Journal of Banking & Finance twenty-three (1999) 655±662
Expansion of economic banking capabilities F N F or perhaps, universal banking is the cart, not the horse Steve H. Boyd
Carlson School of Management, School of Minnesota, 271-19th Opportunity, Minneapolis, MN 55455, USA
Abstract This kind of short essay deals with general banking in an environment where a government safety net (for example deposit insurance) results in a moral risk problem to get banks. This argues that universal bank signi®cantly exacerbates the problem. Speci®cally, universal bank extends the distortion of incentives brought on by moral hazard to other sectors from the economy. Ó 1999 Elsevier Science B. V. Most rights reserved. JEL classi®cation: G21 Keywords: Universal bank; Commercial bank; Bank control
1 . Introduction The title of my composition is a paraphrase of the name of an previous paper by my colleague, and special friend, Plug Kareken. His much cited paper (Kareken, 1983) is pretty famous because it essentially predicted the savings and mortgage crisis. However, it was not too widely go through in the early on eighties. Although I are not predicting any approaching crisis, My spouse and i am making the same rational point while Corresponding writer. Corresponding talk about: Kappell couch in Business and Government, Finance Department, Carlson School, Space 3-110, 321 19th Opportunity South, Minneapolis, MN 55455, USA; email: [email protected] umn. edu. 0378-4266/99/$ ± observe front subject Ó 99 Elsevier Technology B. Sixth is v. All privileges reserved. PII: S 0 3 7 8 - 4 two 6 6 ( being unfaithful 8 ) 0 0 1 0 1 - 0 *
M. H. Boyd / Diary of Financial & Finance 23 (1999) 655±662
Kareken regarding the significance of sequence. With this essay, widespread banking is definitely the ``cart'', and reform of the bank back-up (deposit insurance, the Price cut Window, and so forth ) is a ``horse''. My personal punch line is: if a universal banking method is implemented in the US without, ®rst, eliminating meaningful hazard as a result of safety net, the consequences could be most undesirable. Since, in my perspective, the safety net issue is a deepest and thorniest a significant the prudential regulation of banking institutions, I are not hopeful about a speedy ®x. you Let me assume for a moment. An argument I actually expect to notice is that we certainly have already ``solved'' the moral hazard problem in banking as a result of recent regulating innovations such as the BIS capital standards and other provisions of FDICIA, and so forth Critics of the essay will likely surely remember that the US bank industry is usually remarkably healthy and balanced and very well capitalized presently, as is the FDIC. Reacting to this kind of anticipated fights, I would ®rst observe that america is not the only region in the world. A great many other nations ± including a number of which likewise use the BIS capital criteria ± have experienced severe financial problems in the last ®ve years or so. The list of nations with banking entree runs via much of South usa and Mexico to some of Europe and the most of Asia. It includes nations around the world with remote banking challenges such as Britain and Portugal, and others such as Japan with crises concerning, essentially, the whole system. Can we really think our banking method is so exclusive that it is defense to this sort of forces? In that the new US financial experience is concerned, we have bene®ted from a great macroeconomic environment in recent years. To make certain, US banks have done well recently ± but , they have done well during one of many longest and strongest financial recoveries in post-war history. Recall that in just the final macroeconomic economic downturn (roughly 1989±1991) US banking companies did so totally that the Congress felt this necessary to allow bailout money for the FDIC. Though a bailout proved needless, I send it is too soon and too risky to declare success. The new regulatory regime is actually not put to test in anything at all except a benign environment. Next, We turn to a quick description of universal banking. 2 . Widespread banking A universal banking system is one out of which financial institutions are authorized to make value investments in ®rms rather...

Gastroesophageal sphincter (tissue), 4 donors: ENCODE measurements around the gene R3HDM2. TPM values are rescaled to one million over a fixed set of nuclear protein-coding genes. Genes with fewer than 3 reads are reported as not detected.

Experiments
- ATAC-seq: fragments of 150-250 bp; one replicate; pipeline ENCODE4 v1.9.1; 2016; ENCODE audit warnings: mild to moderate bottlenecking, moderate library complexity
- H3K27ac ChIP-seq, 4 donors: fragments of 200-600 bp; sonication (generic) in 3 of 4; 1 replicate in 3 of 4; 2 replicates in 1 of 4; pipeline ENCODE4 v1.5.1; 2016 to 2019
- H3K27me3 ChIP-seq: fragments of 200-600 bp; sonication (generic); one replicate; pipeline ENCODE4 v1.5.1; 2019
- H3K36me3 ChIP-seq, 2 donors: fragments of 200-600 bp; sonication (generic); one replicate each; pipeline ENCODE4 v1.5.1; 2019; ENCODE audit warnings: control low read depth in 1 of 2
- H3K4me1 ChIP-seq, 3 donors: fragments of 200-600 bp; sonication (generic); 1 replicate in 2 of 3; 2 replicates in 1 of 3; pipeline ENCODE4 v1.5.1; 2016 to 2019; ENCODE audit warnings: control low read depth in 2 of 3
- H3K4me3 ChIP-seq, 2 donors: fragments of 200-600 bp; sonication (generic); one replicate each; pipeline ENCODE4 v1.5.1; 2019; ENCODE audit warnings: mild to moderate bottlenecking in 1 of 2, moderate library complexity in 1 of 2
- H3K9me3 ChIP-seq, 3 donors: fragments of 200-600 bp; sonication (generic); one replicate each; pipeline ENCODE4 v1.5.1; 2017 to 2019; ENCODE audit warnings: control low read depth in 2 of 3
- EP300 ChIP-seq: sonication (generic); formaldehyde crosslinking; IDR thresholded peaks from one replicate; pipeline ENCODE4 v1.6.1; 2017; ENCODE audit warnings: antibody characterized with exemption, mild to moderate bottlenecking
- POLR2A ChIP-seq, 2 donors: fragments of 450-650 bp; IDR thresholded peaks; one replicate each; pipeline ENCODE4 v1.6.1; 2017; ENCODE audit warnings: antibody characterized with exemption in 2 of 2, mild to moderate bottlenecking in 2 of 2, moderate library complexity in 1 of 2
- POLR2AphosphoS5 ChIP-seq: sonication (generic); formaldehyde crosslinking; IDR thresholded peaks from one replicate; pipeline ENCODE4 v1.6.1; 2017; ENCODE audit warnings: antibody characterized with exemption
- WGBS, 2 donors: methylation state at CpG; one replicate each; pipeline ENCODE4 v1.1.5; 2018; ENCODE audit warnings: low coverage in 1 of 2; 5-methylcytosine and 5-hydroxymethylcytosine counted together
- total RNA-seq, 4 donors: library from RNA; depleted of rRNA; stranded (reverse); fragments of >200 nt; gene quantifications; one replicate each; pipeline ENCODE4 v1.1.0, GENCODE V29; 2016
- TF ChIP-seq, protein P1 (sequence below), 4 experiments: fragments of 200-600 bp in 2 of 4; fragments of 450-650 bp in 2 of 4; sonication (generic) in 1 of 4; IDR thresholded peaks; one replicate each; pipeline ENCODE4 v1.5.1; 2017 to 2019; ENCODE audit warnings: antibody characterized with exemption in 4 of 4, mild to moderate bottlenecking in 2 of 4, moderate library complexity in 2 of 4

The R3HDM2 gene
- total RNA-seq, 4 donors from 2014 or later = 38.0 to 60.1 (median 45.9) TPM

Referrals: American Banker, 1997. Critique of Financial Reform Overblow, Darkness Panel Says, May 6th. Benveniste, L., Boyd, T. H., Greenbaum, S., 1991. Bank capital regulation. Osaka Economic Papers. Boyd, T. H., Chang, C., Jones, B., Ethical hazard beneath commercial and universal bank. Journal pounds, Credit and Banking, future. Gorton, G., Schmid, F. A., mil novecentos e noventa e seis. Universal Financial and the Functionality of German born Firms. Working Paper, School of Philadelphia, Philadelphia, PENNSYLVANIA. Kareken, J., 1983. Put in insurance reform or deregulation is the wagon, not the horse. Minneapolis Federal Hold Bank Quarterly Review 7, 1±9. Kareken, J., Wallace, N., 78. Deposit insurance and traditional bank regulation: A partial equilibrium annotation. Journal of Business 51, 413±438. Keeley, M., 1990. Deposit insurance, risk and market electrical power in financial. American Economic Review eighty (5), 1183±1200. Merton, 3rd there�s r. C., 1977. An conditional derivation off the cost of put in insurance and loan assures: An application of recent option charges theory. Record of Business and Fund 1, 3±11. Saunders, A., Walter, We., 1994. General Banking in the US. Oxford School Press, Ny. US Treasury, 1991. Modernizing The Economic climate: Recommendations for Less dangerous, More Competitive Banks. Division of the Treasury, Washington, DC.